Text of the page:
I feel comfortable stating that Ruination might have the highest conflict of any game of this variety for your dollar. A big part of this is the design of the map, where adjacency is quite liberal. There are 5 regions in the game, each region containing 3 territories. The center region is the Khan’s region, which provides wild resources. Each region is separated by the Wasteland, which is not a territory or space players can occupy, but rather a zone players move through which will cost them 1 resource or 1 unit. This means that players can easily navigate the map, with the farthest possible destination being 3 moves away.

And while battles are beyond commonplace, the refractory period for those trying to rebuild their forces is generous. Because of the quick clip of the game, a player that has lost every one of their units on the board can easily amass a max size army in one to two turns and reenter the fray. But how do battles work, you might be asking.

The battle system in Ruination is dice-driven. There are basic battle dice and a few special ones. Each player will roll 1 battle die for each type of unit they have in their army: brute, grunt, raider, and exile. Exiles are special units that must be acquired like advantage cards, only they have an immediate bonus effect, have a strength value for battles, and often contribute additional dice beyond their unit type. The other units are basic, but each have slightly different benefits:

Grunts cost 1 recruit point and are 1 strength.
Brutes cost 2 recruit points and are 2 strength.
Raiders cost 2 recruit points and are 1 strength, but inflict 1 casualty at the end of each battle.

Board Game: Ruination


Battles occur when units from 2 different players are in the same territory--or if a player has entered a territory with a nomad token, which is essentially an NPC speed bump placed during setup. Each player will calculate their initial strength and the casualties they will deal at the end of the battle on the battle board. They then roll dice. The player with the highest favor on the favor track in the battle rolls the favor die--which grants blessings, resources, or VP.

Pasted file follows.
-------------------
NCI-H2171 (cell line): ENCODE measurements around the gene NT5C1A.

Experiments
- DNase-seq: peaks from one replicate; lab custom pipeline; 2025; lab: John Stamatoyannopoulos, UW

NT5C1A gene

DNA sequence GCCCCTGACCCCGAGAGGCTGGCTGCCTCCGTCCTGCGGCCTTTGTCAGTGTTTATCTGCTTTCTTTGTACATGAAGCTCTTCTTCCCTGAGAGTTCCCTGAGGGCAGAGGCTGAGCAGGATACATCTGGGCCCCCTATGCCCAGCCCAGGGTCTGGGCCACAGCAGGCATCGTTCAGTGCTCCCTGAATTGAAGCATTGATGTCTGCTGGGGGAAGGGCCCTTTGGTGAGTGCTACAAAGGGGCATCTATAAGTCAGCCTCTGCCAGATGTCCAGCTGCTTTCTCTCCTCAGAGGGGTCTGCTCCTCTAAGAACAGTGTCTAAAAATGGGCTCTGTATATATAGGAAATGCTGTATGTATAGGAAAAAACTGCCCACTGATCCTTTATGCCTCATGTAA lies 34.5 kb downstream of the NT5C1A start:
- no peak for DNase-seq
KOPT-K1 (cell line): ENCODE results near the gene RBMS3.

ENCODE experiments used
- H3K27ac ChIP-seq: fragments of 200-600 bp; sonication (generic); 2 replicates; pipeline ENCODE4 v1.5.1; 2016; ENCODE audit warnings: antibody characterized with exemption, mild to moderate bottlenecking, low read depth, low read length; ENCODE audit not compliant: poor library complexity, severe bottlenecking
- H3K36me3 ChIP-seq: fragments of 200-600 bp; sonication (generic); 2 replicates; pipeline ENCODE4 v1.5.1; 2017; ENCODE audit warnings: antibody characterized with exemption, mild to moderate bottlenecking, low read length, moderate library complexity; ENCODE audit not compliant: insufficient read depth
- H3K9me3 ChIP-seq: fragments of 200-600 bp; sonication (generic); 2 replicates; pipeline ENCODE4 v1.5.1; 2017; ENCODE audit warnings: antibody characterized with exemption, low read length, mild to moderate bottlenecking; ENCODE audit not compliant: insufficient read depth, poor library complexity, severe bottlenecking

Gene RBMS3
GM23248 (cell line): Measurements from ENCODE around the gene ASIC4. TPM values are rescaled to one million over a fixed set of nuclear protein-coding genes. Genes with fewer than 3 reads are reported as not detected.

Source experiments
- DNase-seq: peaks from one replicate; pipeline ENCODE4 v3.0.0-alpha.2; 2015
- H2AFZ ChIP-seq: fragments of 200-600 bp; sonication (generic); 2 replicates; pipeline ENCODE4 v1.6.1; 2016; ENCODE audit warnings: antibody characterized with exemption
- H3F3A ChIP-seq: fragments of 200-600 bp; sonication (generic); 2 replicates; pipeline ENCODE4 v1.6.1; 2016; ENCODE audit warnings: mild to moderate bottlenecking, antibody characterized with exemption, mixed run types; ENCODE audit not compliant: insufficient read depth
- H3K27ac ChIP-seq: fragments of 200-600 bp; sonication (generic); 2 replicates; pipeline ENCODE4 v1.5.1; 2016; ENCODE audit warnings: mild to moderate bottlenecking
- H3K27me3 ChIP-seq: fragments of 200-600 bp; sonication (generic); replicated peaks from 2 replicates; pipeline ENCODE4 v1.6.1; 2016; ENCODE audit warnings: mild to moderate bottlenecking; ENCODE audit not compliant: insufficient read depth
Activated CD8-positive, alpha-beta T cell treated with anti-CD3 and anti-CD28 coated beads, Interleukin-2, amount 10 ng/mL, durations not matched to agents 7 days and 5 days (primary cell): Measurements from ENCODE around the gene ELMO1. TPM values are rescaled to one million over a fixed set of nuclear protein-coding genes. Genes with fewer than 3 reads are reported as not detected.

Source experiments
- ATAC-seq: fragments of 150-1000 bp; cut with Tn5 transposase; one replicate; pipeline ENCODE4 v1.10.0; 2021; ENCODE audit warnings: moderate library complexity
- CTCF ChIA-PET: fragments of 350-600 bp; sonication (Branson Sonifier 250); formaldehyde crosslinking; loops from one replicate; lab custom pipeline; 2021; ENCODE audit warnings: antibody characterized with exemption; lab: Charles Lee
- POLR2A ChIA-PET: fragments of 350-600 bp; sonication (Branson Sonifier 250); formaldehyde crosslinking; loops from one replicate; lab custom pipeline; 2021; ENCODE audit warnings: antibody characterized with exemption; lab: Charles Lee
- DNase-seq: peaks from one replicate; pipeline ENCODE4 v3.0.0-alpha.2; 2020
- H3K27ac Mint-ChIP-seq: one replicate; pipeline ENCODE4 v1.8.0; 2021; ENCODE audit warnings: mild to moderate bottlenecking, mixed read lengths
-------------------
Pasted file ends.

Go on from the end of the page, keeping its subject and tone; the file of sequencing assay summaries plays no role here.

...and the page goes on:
From gallery of TRChance


Players check for any start of battle bonuses they may have. Then they roll dice. After dice are rolled, players take battle activations with their dice. Strength results increase your army’s strength. Tactic results allow players to use the basic tactic abilities on their player board, as well as any advantage cards in the same slot. Blanks, well, they do nothing… until the end of the battle.

Players continue this way until both players pass. Once a player passes, they can take no further battle activations. Players then compare their strength. The highest strength wins the battle and, if it is the current player who won, they gain VP equal to the number of units in the army they just defeated. They also increase their casualties by 1.

The loser must retreat, which could mean traversing the Wasteland--costing them another resource or unit (or allowing them to kill of their last unit for fear of it being attacked again later). Both players then suffer casualties equal to the other player’s casualty value for the battle. And lastly, the players each gain 1 blessing token for each blank die result.

What are blessing tokens? Well, thematically they represent the Khan’s support. But in game terms, they allow players to reroll. That’s right, there are no inherit rerolls in the game. A player can spend blessings as follows:

Spend 1 blessing to reroll 1 of your dice.
Spend 2 blessings to reroll any number of your dice.
Spend 3 blessings to set 1 of your dice to a result of your choice.

So a player that rolls poorly in one battle, may gather the blessing needed to win the next. Blessings are not easy to come by, as the Khan is not easily impressed. So use them wisely!